There’s a new economic development trend happing across America, and Detroit is leading the way.
Office space, residential buildings, and mixed-use retail are converging with startups, business incubators, mass transit and university-based research to form “urban innovation districts,” areas that are quickly becoming the new centers of urban economies.
According to a report by Washington, D.C.-based think tank Brookings Institution, Detroit is ahead of the pack and on the right course.
This is a defining moment in the economic reinvention of Detroit. Investors and those doing business — or thinking about investing or locating — in Detroit should be encouraged about the possibilities of a city and state on the rise.
Development along Detroit’s “main street,” Woodward Avenue, has made the 3.3-mile corridor a model urban innovation district.
Since 2011, the State of Michigan, through economic development programs administered by the Michigan Economic Development Corporation, has allocated $86 million in strategic investments in a blend of new projects along Woodward from the New Center area to the north through Midtown (the home of Wayne State University) to the entertainment/stadium district and central downtown business district.
In turn, these projects have generated $507 million in private investment and are projected to bring 2,434 jobs to the district.
Meanwhile, the ongoing development of Wayne State University, Detroit Medical Center and global corporations such as Quicken Loans have served to anchor the district.
And plans are moving forward for what Gov. Snyder called “another major destination point along Woodward,” a $650-million new events center (and home for the Detroit Red Wings) creating another major destination point for residents and visitors.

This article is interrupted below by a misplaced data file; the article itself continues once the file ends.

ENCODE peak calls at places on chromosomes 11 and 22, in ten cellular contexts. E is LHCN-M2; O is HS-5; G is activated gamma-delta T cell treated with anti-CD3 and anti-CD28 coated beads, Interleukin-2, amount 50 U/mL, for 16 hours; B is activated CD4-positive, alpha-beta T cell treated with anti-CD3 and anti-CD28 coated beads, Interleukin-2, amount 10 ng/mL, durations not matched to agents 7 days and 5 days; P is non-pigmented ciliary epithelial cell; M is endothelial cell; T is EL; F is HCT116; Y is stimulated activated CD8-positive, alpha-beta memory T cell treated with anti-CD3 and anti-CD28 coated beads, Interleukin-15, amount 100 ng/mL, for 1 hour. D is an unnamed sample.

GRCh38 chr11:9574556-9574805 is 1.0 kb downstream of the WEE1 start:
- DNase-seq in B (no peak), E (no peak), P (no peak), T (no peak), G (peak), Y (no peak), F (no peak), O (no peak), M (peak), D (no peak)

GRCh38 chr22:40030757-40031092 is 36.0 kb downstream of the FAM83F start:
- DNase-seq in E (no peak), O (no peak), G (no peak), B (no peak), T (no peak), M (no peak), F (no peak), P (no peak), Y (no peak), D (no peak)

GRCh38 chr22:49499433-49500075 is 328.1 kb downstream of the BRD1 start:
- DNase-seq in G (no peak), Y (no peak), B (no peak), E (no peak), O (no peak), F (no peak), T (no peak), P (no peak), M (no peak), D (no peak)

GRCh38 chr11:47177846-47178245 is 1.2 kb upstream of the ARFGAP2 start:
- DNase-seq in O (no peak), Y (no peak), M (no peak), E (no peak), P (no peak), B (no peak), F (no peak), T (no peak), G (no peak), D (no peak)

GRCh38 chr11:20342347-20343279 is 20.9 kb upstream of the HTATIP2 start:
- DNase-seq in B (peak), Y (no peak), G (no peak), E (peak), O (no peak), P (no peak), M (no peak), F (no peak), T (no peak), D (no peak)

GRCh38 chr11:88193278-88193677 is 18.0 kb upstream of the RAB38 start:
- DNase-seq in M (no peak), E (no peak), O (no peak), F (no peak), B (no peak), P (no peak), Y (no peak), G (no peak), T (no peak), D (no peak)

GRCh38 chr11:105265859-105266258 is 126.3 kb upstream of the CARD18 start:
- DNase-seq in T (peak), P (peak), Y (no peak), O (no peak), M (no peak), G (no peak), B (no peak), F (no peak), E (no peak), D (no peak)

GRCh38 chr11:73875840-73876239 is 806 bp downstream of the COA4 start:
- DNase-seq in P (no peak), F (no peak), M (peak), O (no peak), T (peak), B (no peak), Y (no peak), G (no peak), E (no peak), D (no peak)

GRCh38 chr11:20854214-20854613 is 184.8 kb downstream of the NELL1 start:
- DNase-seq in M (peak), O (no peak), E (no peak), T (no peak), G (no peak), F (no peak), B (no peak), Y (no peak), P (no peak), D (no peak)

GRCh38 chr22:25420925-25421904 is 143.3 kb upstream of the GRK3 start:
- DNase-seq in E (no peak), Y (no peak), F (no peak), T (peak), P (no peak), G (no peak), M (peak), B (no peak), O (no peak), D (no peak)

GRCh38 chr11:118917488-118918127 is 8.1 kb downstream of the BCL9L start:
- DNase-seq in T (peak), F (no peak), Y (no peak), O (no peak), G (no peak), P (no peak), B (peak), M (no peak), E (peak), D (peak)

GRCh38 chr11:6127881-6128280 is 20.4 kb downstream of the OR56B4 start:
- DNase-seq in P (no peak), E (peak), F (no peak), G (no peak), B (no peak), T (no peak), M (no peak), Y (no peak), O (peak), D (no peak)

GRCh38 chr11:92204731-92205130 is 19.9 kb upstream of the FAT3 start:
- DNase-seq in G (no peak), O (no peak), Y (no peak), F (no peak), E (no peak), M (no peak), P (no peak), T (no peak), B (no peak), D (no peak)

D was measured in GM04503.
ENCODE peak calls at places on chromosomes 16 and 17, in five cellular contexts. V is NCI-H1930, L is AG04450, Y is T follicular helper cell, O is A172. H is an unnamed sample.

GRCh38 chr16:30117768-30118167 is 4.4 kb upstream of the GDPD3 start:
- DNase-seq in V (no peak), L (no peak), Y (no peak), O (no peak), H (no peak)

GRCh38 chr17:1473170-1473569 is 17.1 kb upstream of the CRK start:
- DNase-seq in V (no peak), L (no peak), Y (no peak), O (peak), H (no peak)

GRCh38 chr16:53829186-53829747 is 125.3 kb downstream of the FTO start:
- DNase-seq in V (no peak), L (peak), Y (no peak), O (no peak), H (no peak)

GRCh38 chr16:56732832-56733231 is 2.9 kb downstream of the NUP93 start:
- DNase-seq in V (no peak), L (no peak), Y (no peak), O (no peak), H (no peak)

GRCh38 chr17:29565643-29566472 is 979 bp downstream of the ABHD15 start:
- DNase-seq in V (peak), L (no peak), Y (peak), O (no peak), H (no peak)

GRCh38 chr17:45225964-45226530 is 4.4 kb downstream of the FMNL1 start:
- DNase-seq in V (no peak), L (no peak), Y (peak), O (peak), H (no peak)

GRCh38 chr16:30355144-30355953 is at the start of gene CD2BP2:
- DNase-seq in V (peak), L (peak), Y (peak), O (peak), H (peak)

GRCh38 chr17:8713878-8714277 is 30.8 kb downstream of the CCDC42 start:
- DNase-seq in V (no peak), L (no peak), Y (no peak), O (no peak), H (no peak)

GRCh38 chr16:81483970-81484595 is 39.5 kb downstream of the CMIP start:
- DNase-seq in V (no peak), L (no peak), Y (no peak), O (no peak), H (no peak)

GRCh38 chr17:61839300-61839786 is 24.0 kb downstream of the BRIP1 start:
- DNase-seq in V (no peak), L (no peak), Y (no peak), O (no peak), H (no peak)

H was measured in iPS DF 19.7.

The walkable development will include several parking structures with 25,000 square feet of ground-floor retail space, plus 140,000 square feet of mixed office and retail development. The Michigan Strategic Fund (MSF) last July approved an inducement resolution for issuance of $450 million in private activity bonds to finance construction.
Tying it all together, a new M-1 Rail line, an 11-stop electric-battery transit line, will carry residents and visitors from shopping districts to the entertainment and sports hub to the central business district and riverfront. The stops were strategically selected to connect with city and regional bus routes, the Detroit People Mover, Megabus and Amtrak.
The street car system is considered the long-sought economic catalyst for the Woodward corridor with a multiplier effect from the mass transit generating as much as $2 billion, according to M-1 Rail, a nonprofit organization formed in 2007 to lead the design, construction, and future operation of a 3.3-mile circulating streetcar along Woodward Avenue between Larned Street and West Grand Boulevard.
With a $10-million loan approved by the MSF in March, the M-1 Rail is on track to connect Downtown Detroit to Midtown, and possibly the initial piece of a regional transit strategy to link the city of Detroit with the suburbs.
There have been many positive things happening in the city for quite some time. These most recent commitments are further indication of the level of public and private support for Detroit and its resurgence.